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Home runs from Pete Alonso, Francisco Lindor lead Mets to comeback victory over Brewers

Despite an early hole, the Mets rallied for their sixth straight win.


The Mets clinched a postseason spot last night, and then had a fairly muted celebration afterwards. Given that there is still a division to win, it made sense to show some amount of restraint while still reveling in the team’s accomplishments. Still, even with said restraint, it was still easy to envision the headlines if the Mets had come out the next day and put up a poor performance: the critics who love to find reasons to pile on the team would have loved nothing more than to shout to the heavens about how the team had celebrated too soon and subsequently came out looking hungover, and how it demonstrated a lack of seriousness that would ultimately be the team’s undoing.

For the first few innings tonight, it looked as though the Mets were preparing to give the skeptics exactly what they wanted. But after initially showing some offensive listlessness, they ended up getting some incredibly clutch homers from the usual suspects, and they ultimately came away with a 7-5 win to maintain their one-game lead in first place.

The Mets loaded the bases in the first inning against Aaron Ashby, but they failed to score. Instead, the Brewers were the ones to draw first blood in the second inning, as Carlos Carrasco—coming off an excellent start against the Pirates—surrendered back-to-back leadoff doubles to Kolten Wong and Andrew McCutchen, followed by a one-out single by Omar Narvaez to plate another run. Then after recording the second out, Carrasco issued a walk to Christian Yelich and followed that with an RBI single to Willy Adames, giving Milwaukee an early 3-0 lead.

Carrasco threw over 50 pitches in those first two frames, virtually ensuring that he would not last long into the game, but he did manage to throw two scoreless innings after getting roughed up in the second. Trevor Williams came on to replace him in the fifth inning and had a rare rough appearance, giving up a leadoff double to Adames (his third hit of the day) and then, after getting the next two outs, surrendering an RBI single to Wong to extend the Brewers’ lead to 4-0. He very nearly gave up even more, as he put the next two batters on with a walk and a hit-by-pitch, respectively, but he managed to get out of the inning having given up just the one run.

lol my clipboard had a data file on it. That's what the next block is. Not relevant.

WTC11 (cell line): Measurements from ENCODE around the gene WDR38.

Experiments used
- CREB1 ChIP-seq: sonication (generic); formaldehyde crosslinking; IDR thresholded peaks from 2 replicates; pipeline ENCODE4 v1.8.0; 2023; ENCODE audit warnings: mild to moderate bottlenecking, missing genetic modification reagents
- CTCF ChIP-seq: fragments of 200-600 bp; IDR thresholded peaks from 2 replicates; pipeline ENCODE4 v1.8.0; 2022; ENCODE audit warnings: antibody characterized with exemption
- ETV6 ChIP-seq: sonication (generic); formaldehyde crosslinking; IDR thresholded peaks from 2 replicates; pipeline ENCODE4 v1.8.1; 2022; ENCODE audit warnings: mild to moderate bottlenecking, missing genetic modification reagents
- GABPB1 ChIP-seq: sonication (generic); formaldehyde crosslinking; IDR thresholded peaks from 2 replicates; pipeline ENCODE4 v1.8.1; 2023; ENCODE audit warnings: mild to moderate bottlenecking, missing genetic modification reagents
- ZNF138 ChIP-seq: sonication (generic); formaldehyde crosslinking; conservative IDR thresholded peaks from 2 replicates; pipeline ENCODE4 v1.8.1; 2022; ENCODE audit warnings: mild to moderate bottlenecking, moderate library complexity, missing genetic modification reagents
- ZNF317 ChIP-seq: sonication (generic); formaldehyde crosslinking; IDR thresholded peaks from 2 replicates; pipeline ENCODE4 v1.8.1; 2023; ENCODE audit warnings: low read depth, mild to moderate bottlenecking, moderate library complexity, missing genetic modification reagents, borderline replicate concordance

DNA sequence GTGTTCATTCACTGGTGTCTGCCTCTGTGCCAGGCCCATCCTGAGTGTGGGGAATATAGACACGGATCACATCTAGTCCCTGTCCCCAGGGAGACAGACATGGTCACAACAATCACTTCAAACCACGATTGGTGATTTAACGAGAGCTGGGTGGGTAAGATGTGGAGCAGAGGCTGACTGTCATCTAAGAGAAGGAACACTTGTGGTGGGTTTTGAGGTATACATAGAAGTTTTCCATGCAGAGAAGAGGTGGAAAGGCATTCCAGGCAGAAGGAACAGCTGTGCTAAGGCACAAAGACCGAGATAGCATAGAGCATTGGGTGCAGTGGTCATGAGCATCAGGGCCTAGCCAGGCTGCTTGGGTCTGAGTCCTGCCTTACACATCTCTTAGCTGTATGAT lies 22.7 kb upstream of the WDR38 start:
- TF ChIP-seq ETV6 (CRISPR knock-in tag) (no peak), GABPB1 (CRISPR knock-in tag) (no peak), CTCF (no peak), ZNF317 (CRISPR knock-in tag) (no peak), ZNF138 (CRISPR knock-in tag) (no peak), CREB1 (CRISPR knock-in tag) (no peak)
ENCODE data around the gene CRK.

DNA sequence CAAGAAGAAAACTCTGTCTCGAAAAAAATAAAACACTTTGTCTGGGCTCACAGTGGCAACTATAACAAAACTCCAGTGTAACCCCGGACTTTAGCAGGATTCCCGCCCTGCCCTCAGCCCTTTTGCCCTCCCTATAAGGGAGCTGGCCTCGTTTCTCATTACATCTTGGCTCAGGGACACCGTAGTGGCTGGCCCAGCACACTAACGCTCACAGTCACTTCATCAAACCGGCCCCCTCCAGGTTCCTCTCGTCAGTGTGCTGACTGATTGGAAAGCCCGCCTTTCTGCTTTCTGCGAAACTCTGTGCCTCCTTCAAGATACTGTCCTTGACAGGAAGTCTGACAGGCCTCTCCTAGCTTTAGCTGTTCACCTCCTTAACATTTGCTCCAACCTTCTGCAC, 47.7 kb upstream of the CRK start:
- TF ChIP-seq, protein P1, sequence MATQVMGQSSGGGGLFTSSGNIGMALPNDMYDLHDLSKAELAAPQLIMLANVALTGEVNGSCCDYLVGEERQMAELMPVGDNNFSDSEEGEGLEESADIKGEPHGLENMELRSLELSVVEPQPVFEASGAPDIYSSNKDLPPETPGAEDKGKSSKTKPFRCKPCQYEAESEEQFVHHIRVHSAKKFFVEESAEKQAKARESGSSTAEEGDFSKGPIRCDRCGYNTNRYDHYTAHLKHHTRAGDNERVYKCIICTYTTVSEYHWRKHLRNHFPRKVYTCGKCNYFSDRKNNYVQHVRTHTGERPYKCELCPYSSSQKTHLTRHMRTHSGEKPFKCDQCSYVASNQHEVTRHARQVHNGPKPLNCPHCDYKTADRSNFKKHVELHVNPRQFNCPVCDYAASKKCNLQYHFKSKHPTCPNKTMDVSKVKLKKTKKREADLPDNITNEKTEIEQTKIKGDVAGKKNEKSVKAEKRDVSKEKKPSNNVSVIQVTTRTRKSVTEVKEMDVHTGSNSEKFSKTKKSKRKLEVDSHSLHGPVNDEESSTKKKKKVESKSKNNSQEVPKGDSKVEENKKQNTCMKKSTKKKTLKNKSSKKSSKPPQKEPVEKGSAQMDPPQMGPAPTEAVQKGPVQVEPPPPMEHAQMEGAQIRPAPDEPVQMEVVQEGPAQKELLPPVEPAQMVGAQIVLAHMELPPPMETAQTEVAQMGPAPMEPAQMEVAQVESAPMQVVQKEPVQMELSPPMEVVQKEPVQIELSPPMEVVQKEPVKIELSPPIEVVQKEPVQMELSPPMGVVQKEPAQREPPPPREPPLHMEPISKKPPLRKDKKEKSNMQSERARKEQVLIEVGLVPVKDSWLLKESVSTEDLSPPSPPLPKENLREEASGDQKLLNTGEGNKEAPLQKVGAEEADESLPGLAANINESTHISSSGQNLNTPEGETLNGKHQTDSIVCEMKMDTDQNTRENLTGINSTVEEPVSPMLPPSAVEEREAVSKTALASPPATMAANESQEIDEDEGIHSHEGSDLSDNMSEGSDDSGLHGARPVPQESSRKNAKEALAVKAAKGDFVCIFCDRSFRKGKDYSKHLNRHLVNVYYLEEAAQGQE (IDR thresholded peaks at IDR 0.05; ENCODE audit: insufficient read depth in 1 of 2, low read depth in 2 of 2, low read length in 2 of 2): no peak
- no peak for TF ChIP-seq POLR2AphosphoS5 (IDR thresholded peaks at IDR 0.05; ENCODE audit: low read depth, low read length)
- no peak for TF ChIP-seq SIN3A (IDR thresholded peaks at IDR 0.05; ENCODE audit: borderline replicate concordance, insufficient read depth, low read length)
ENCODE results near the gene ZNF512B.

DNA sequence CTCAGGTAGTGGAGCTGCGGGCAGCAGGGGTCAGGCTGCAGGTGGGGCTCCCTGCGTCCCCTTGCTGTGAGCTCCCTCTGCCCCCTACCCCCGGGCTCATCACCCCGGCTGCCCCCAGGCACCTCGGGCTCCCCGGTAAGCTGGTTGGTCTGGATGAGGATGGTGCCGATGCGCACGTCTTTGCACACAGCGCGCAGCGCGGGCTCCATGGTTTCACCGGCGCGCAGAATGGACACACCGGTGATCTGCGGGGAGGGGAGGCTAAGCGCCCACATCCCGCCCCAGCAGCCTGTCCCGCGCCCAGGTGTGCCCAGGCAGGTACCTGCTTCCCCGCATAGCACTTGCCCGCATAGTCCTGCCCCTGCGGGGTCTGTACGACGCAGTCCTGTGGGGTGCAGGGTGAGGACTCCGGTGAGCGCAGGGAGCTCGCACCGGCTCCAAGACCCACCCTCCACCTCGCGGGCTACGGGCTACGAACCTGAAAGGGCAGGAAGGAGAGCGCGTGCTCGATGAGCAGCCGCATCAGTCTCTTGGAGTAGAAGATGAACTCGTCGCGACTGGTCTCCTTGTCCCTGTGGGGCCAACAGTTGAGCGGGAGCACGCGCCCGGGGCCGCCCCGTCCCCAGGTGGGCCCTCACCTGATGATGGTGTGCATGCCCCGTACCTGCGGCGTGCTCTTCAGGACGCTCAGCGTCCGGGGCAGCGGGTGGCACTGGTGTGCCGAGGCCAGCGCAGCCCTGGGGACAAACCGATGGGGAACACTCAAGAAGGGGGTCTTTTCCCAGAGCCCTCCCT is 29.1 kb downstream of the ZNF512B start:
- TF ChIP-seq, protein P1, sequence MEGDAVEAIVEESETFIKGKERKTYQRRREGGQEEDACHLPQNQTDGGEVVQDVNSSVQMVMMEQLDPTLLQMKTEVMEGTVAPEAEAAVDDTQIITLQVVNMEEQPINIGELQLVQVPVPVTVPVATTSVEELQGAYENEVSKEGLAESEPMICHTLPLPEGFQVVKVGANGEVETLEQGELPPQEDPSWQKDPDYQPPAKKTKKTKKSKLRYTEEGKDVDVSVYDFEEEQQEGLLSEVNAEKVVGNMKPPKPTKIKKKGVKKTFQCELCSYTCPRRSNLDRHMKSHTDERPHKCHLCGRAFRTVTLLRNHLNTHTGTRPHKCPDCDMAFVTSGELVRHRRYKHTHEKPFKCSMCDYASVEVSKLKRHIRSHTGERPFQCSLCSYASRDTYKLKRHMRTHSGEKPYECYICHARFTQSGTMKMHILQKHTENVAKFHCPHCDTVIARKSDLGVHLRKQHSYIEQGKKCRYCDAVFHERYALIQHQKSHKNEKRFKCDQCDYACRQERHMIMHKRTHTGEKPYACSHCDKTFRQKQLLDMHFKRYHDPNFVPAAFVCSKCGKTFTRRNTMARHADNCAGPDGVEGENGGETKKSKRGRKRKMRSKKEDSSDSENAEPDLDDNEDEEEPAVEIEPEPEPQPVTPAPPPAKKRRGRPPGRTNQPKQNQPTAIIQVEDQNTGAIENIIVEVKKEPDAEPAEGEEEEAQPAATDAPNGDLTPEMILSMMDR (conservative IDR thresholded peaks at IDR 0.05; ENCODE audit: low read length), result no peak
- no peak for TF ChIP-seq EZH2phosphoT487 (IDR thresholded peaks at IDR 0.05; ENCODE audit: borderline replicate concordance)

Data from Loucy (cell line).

Meanwhile, Ashby—who was making his return from the injured list and thus on a limited pitch count—left the game after just two innings, but for quite some time the Mets offense was unable to get anything going against the Brewers bullpen. Peter Strzelecki and Hoby Milner combined for 3.1 perfect innings, and it looked for a while like the Mets were determined to go down quietly. However, they began to make things interesting when Brad Boxberger came on to pitch midway through the sixth inning. He immediately greeted Mark Canha by hitting him with a pitch, and Francisco Lindor followed that up with a groundball single to right field. That brought Pete Alonso to the plate, and the league leader in RBIs added three more to his total by socking a long three-run bomb to center field, getting the Mets to within a run.

After Williams and Joely Rodríguez combined for a scoreless sixth inning, the Mets offense once again took advantage of a new pitcher when Taylor Rogers came on with one out in the seventh. It was immediately evident that his control was not there, as he walked pinch-hitter Darin Ruf on four pitches and then quickly issued free passes to the next two batters as well to load the bases. The Mets threatened to squander that opportunity after Mark Canha struck out on three strikes, but that simply allowed Lindor hitting behind him to play the hero. On the very first pitch from Rogers, the star shortstop hit a long grand slam to left field to make the score 7-4 and give the Mets their first lead of the game. It was, in my professional opinion, a really fucking cool moment.

The bullpen still had three innings to get through to seal the win, and they proceeded to bend slightly without fully breaking. After Rodríguez (who has quietly looked quite solid in his last few appearances) retired Rowdy Tellez to start off the seventh, Trevor May came on and gave up two well-struck singles, but also recorded two strikeouts to get through the frame. Adam Ottavino then came on for the eighth and also gave the Brewers a chance, as Garrett Mitchell got on-base with a single and, after stealing second, scored on a two-out single by the red-hot Adames to make it 7-5. Not looking to fool around, Buck Showalter turned to the well-rested Edwin Díaz to record a four-out save. Díaz quickly got to work by striking out Tellez to end the inning, and he wasted no time in ending things when he came back out for the ninth, recording two more strikeouts and shutting the Brewers down with ease to secure the victory.

With that, the Mets have won six straight. The Braves are still refusing to make things easy for the Amazins, as they continue to rack up victory after victory. But as long as this team continues to take care of their own business as well as they have done over the past several days, it will hardly matter. The Mets will now go for their second straight sweep tomorrow afternoon with Taijuan Walker taking the mound.

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Win Probability Added


What’s WPA?

Big Mets winner: Francisco Lindor, +58.9% WPA
Big Mets loser: Carlos Carrasco, -15.3% WPA
Mets pitchers: 0% WPA
Mets hitters: +48.6% WPA
Teh aw3s0mest play: Francisco Lindor grand slam in the seventh, +53.2% WPA
Teh sux0rest play: Andrew McCutchen RBI single in the second, -9.8% WPA